The Louisiana State Legislature is considering a bill that would allow pharmacists to prescribe medications that prevent human immunodeficiency virus (HIV) infection directly to patients. HB579 directs Louisiana’s Board of Pharmacy to implement a statewide protocol that enables pharmacists to provide initial prescriptions for pre-exposure prophylaxis (PrEP) and post-exposure prophylaxis (PEP) without involving other medical providers. Expanding pharmacists’ scope of practice to include direct prescribing is a growing trend for PrEP, PEP, and other medications to address access issues and meet consumer demand. HB579 signals that Louisiana is serious about reducing the burden of HIV on the state.

In 2021, Louisiana had one of the highest rates of new HIV diagnoses in the country, with 903 newly documented infections. It is important to promote prevention because, although people living with HIV can lead full lives, the virus is not curable. PrEP and PEP are highly effective medications that reduce a person’s risk of HIV infection when taken properly. Unfortunately, these medications are underutilized— especially in Louisiana, where only an estimated 25 percent of people who could benefit from PrEP have received a prescription. While there are many barriers keeping the other 75 percent from using PrEP, access to providers is one systemic hurdle that smart policies like HB579 can help address.

Pharmacies are some of the most accessible health care facilities for the majority of Americans, with 88.9 percent living within five miles of a pharmacy. A 2023 study showed how integrating pharmacies into the HIV prevention landscape could increase PrEP access points in southeastern states. It found that if residents could access PrEP through pharmacies, the number of PrEP-prescribing locations would increase 80.9-fold. This is particularly important because the study evaluated PrEP access in Ending the HIV Epidemic (EHE) priority jurisdictions—select counties and states where greater than 50 percent of new HIV diagnoses occurred from 2016 to 2017. Louisiana is home to two EHE priority jurisdictions: East Baton Rouge Parish and Orleans Parish. These two metropolitan areas accounted for 46 percent of new HIV diagnoses in Louisiana in 2021.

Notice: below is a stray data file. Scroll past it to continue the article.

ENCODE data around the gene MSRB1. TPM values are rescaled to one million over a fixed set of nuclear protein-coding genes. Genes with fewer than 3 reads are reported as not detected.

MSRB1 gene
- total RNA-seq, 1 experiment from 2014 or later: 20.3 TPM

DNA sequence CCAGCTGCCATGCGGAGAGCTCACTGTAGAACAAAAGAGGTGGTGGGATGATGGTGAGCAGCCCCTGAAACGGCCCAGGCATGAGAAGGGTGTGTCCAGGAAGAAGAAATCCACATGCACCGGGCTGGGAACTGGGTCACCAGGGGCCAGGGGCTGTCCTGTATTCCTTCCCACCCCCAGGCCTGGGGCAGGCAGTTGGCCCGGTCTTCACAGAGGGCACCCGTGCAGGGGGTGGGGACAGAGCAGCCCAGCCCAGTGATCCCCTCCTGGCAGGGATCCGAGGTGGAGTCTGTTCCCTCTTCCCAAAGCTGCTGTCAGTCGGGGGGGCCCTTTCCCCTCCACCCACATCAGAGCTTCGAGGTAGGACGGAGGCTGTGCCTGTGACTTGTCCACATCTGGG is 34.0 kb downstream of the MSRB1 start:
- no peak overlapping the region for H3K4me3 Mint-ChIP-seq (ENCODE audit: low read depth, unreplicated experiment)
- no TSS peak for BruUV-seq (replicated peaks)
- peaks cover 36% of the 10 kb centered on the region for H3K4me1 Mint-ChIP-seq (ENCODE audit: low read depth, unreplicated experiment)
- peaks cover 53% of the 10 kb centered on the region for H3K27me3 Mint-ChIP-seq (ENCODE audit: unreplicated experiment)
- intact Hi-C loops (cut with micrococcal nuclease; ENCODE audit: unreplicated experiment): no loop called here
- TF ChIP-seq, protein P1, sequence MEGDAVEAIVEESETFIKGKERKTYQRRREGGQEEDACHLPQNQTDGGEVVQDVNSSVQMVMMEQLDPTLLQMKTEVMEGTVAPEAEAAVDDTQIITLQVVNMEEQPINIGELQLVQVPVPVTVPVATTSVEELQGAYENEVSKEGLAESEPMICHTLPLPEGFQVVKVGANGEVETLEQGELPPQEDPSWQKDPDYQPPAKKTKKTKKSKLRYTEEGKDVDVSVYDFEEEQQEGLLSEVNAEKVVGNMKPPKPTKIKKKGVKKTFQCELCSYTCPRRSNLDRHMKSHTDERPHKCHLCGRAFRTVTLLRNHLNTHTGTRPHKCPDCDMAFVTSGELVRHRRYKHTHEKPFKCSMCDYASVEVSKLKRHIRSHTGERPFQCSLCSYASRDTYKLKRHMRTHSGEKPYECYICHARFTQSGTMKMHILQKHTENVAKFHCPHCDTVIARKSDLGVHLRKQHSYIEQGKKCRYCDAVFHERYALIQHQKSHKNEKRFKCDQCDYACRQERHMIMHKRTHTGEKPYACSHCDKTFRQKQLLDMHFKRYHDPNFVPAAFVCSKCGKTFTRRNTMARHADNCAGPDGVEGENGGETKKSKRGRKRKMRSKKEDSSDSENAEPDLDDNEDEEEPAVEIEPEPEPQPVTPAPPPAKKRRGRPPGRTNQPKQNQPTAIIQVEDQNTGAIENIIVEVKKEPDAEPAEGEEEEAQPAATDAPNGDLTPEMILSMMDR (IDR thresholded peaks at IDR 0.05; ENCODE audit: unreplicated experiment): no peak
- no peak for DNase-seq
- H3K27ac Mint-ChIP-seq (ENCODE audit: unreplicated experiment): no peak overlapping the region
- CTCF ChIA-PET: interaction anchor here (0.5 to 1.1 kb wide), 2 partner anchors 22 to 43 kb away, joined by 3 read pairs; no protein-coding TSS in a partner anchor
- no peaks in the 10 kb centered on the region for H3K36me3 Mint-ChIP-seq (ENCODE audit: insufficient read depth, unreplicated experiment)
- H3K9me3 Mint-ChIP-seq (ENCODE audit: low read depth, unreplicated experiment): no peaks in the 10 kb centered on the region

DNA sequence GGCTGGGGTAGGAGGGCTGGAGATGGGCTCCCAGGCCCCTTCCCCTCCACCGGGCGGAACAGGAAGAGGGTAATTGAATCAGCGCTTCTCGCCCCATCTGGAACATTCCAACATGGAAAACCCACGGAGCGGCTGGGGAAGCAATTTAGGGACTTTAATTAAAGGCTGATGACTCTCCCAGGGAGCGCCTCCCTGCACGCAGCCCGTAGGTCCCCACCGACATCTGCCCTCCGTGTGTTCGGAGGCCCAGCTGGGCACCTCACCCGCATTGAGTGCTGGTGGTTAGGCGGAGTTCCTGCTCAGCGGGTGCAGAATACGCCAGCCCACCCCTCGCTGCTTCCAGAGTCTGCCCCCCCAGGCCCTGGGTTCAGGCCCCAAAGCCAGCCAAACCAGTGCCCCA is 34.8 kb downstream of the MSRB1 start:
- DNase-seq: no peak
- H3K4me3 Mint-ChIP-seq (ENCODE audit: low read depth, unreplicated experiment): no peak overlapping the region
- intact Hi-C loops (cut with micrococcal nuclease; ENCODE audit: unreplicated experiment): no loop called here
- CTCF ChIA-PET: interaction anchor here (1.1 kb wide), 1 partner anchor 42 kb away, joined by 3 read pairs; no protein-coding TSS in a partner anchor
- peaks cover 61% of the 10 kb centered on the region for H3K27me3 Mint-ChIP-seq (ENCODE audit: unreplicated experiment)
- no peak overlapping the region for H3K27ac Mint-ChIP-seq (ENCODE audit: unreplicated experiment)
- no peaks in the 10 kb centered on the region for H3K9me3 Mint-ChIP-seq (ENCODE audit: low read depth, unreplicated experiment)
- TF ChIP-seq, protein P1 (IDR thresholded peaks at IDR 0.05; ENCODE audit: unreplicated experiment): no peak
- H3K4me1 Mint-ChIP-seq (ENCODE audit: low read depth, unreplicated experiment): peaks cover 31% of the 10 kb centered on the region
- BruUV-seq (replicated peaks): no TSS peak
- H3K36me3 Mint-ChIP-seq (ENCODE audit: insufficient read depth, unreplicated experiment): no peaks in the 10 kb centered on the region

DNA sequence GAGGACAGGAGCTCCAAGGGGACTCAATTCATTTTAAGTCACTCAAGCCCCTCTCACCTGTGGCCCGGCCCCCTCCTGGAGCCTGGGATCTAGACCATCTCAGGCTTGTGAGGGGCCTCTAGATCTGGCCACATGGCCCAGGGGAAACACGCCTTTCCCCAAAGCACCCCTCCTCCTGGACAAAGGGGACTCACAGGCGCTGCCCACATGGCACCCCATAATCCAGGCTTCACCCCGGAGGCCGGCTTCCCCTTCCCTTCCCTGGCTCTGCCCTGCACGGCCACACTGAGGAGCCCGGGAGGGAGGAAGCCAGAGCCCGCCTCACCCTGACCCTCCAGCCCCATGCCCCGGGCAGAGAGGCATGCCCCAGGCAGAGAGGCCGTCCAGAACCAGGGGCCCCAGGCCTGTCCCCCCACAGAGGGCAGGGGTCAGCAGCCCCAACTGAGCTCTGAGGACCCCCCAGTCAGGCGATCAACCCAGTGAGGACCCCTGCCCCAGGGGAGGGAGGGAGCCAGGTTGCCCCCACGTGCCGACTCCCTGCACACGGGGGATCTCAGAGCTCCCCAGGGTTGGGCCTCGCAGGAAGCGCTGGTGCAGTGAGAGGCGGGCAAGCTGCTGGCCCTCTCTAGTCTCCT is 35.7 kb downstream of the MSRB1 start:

Not only are pharmacies a convenient access point for consumers, pharmacists support becoming PrEP prescribers. A survey of South Carolina pharmacists found that 86 percent would be willing to prescribe PrEP to clients. Ensuring that patients remain engaged with care is also important, and trials comparing physician-led to pharmacist-led PrEP-prescribing clinics have found similar patient retention rates for both models. Consumers are also open to getting PrEP prescribed from their pharmacists. A survey of men who have sex with men in Atlanta found that about 61 percent were willing to be screened for PrEP in a pharmacy. In another survey of Arizonans, all respondents agreed that allowing pharmacists to prescribe PrEP would benefit the community.

Louisiana legislators made some wise decisions in crafting HB579. First, it stipulates that pharmacists can bill a client’s insurance for their services and be reimbursed at the same rate as other health care providers. This is an important addition to any bill authorizing expanded pharmacy-based services, since pharmacists have little incentive to offer new services without it. Additionally, HB579 allows the state’s Board of Pharmacy sufficient latitude to write a comprehensive and evidence-based protocol that relies on expertise rather than politics.

Preventing new HIV infections benefits both individuals and communities. Whether to improve health or decrease health care costs, expanding access to PrEP and PEP makes sense. HB579 is an example of how smart policy can benefit consumers and public health.